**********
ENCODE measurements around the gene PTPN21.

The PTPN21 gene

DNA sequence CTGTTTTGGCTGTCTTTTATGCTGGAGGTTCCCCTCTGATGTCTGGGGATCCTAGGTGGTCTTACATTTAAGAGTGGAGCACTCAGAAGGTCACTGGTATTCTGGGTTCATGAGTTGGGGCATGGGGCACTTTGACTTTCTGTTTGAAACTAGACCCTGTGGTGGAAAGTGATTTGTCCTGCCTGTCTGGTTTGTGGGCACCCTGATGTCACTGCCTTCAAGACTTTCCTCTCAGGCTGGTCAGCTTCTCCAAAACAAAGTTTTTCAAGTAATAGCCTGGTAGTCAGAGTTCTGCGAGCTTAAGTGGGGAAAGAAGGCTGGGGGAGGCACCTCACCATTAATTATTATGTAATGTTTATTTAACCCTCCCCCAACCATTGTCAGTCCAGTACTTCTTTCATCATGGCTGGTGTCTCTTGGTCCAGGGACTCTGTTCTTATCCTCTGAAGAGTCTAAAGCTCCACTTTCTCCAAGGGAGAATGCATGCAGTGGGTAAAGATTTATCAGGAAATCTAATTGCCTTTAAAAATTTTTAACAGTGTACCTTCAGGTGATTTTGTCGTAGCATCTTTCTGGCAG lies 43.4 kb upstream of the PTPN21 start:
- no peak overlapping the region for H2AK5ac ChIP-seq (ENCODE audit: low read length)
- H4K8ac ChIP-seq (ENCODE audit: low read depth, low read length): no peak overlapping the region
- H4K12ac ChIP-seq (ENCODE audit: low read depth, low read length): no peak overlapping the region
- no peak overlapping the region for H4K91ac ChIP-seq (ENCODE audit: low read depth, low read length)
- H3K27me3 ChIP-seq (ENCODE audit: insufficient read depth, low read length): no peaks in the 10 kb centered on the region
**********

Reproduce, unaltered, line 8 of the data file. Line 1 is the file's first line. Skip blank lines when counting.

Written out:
- H3K27me3 ChIP-seq (ENCODE audit: insufficient read depth, low read length): no peaks in the 10 kb centered on the region